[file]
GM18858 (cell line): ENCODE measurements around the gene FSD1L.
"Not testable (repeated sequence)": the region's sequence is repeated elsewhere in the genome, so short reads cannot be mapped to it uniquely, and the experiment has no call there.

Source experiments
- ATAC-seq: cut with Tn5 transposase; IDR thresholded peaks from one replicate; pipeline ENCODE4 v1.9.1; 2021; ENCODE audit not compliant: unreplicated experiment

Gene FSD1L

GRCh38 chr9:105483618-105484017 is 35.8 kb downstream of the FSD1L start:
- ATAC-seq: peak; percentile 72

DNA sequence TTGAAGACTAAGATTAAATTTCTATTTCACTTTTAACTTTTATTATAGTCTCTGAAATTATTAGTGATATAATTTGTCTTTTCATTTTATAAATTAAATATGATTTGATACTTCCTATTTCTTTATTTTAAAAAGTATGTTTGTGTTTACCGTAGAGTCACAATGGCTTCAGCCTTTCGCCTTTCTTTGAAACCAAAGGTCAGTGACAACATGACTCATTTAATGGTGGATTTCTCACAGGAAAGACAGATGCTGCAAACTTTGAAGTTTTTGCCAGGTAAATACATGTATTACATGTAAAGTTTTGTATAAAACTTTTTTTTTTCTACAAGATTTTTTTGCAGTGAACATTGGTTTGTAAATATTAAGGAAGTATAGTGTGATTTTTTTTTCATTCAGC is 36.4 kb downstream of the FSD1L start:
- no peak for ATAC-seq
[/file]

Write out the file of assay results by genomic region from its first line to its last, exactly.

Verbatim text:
GM18858 (cell line): ENCODE measurements around the gene FSD1L.
"Not testable (repeated sequence)": the region's sequence is repeated elsewhere in the genome, so short reads cannot be mapped to it uniquely, and the experiment has no call there.

Source experiments
- ATAC-seq: cut with Tn5 transposase; IDR thresholded peaks from one replicate; pipeline ENCODE4 v1.9.1; 2021; ENCODE audit not compliant: unreplicated experiment

Gene FSD1L

GRCh38 chr9:105483618-105484017 is 35.8 kb downstream of the FSD1L start:
- ATAC-seq: peak; percentile 72

DNA sequence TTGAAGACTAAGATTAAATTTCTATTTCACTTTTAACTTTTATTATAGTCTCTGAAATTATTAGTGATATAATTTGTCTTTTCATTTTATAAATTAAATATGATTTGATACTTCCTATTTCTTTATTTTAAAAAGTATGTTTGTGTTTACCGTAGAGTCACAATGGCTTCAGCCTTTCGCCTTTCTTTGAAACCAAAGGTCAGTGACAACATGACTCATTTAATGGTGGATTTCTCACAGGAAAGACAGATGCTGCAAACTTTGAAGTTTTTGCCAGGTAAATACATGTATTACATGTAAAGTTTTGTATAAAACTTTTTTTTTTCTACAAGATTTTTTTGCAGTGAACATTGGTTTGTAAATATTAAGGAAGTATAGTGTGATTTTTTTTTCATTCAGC is 36.4 kb downstream of the FSD1L start:
- no peak for ATAC-seq